Major business deals and mergers have developed from meetings at the conference, such as Verizon's acquisition of Yahoo, Jeff Bezos' purchase of The Washington Post, and Disney's merger with ABC. A cautious investor, Buffett has not made major headlines stemming from one of these retreats.

Buffett's humble nature and quirky frugality are evident in these clubs—famed for remaining in his original Omaha home even after making his fortune, and for driving base-model Cadillacs for years and years that he used only one set of golf clubs for well over a decade is both noteworthy and fitting. The set is also rooted in his origins—as a teenager, one of his first business ventures was selling refurbished golf balls, buying them from a man in Chicago at $3.50 per dozen and selling them locally in Omaha for $6. As chairman of Berkshire Hathaway, he has undoubtedly brokered deals over rounds of golf—since 1998, when Berkshire acquired NetJets, the firm has purchased well-known companies like Fruit of the Loom, Duracell, Clayton Homes, and Jordan's Furniture. In 2010, inspired by his friend and sometime golfing partner Bill Gates, Buffett pledged to give away 99 percent of his wealth to charity—the same generosity seen here, at a much smaller scale, in giving his lone set of golf clubs to a future family member at a time of need.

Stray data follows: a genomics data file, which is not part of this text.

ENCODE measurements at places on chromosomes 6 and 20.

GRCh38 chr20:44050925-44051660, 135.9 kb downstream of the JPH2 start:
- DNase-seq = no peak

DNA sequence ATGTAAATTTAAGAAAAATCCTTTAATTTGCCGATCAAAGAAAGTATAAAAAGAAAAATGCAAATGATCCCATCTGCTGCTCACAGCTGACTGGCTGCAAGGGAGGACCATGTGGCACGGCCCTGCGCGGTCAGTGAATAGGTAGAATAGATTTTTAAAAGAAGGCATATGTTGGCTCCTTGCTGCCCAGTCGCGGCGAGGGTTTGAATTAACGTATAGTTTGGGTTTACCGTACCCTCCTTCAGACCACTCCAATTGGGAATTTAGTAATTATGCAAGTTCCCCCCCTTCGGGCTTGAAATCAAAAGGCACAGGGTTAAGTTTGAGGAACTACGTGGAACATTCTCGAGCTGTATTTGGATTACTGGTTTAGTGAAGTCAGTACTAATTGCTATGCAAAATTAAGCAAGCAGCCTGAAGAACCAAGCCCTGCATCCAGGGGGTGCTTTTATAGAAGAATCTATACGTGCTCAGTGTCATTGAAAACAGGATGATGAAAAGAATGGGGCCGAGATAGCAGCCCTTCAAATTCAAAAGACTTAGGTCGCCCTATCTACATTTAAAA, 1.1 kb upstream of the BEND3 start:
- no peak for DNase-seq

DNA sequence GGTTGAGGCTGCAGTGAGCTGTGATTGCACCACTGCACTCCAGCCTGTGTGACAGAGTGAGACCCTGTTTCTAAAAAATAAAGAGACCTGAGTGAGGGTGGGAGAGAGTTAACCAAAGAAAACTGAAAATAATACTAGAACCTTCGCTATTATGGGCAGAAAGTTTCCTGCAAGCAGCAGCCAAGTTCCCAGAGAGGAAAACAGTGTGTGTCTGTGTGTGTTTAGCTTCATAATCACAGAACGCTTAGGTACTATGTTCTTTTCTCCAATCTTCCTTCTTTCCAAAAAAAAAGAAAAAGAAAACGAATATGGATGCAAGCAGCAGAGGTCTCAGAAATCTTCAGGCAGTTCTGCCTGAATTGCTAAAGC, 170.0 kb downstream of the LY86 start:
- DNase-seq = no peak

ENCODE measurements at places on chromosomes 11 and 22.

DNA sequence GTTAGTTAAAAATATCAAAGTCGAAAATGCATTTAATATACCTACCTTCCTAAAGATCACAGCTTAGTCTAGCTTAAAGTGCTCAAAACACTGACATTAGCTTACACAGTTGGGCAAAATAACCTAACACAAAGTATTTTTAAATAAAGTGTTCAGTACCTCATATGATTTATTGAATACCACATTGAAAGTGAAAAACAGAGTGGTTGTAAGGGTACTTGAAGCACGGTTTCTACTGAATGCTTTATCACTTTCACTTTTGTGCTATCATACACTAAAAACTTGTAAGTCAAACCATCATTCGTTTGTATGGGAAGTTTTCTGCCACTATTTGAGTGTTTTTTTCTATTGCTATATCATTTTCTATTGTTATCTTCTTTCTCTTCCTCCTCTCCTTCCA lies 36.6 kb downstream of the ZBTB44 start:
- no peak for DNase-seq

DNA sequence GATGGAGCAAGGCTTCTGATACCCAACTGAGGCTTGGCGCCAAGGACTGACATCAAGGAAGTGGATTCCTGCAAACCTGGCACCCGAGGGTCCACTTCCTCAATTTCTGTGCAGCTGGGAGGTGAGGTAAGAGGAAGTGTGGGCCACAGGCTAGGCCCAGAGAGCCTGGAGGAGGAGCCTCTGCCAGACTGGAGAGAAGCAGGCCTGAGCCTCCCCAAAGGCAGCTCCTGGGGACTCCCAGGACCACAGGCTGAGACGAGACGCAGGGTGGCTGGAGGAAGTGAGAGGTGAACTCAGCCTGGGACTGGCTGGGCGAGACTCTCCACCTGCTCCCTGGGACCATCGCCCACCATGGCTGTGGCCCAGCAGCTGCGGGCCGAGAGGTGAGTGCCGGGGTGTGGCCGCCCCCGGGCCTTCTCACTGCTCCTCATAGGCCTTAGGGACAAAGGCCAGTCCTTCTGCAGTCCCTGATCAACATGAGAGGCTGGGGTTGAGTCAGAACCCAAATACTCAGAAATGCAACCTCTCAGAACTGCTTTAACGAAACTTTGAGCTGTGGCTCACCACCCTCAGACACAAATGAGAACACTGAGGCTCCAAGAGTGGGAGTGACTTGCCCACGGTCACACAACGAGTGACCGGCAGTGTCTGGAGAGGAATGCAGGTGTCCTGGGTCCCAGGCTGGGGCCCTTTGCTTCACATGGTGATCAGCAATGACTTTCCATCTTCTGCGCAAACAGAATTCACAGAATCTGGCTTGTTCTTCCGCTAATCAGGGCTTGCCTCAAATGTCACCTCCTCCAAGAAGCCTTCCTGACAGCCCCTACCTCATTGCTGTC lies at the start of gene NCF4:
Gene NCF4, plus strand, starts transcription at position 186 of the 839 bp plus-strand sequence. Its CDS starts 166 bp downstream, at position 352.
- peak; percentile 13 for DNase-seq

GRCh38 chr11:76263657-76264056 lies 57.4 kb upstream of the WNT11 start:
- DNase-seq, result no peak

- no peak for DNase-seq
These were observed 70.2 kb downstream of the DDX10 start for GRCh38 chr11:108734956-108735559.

#575 - Eddie Van HalenEstimate: $15,000+

'Frankenstrat' Art Series guitar played by EVH at the Toyota Center in 2008
Stage-used Charvel EVH Art Series electric guitar with black and white stripe pattern, played during a Van Halen concert at the Toyota Center by Eddie Van Halen, who has signed the body in silver ink, "Houston, TX—1-28-'08, Van Halen 2008, Eddie Van Halen." EVH Art Series back plate features an edition number of "159." Includes a handsome custom hardshell carrying case with large "EVH" logo to inner lining. In fine condition. Designed by the master himself, the Charvel EVH Art Series guitar is based on Eddie Van Halen's original Frankenstein guitar, which was the musician's attempt to merge the sound of a classic Gibson guitar with the physical attributes and tremolo bar functionality of a Fender Stratocaster. The striped finish was the result of Van Halen painting the guitar differing colors, applying strips of masking tape after each coat, and then peeling to reveal his Shelleyan monstrosity. Accompanied by a photo of EVH playing the guitar on stage, as well as a certificate of authenticity signed by Van Halen, who affirms that he played guitar "159" on "January 28, 2008; Houston, TX." A phenomenal stage-used axe once wielded by the legendary Eddie Van Halen.

#312 - Howard Hughes Estimate: $2,000+

"My most sincere wishes for the success of World's Fair 1939"—Howard Hughes to the fair's president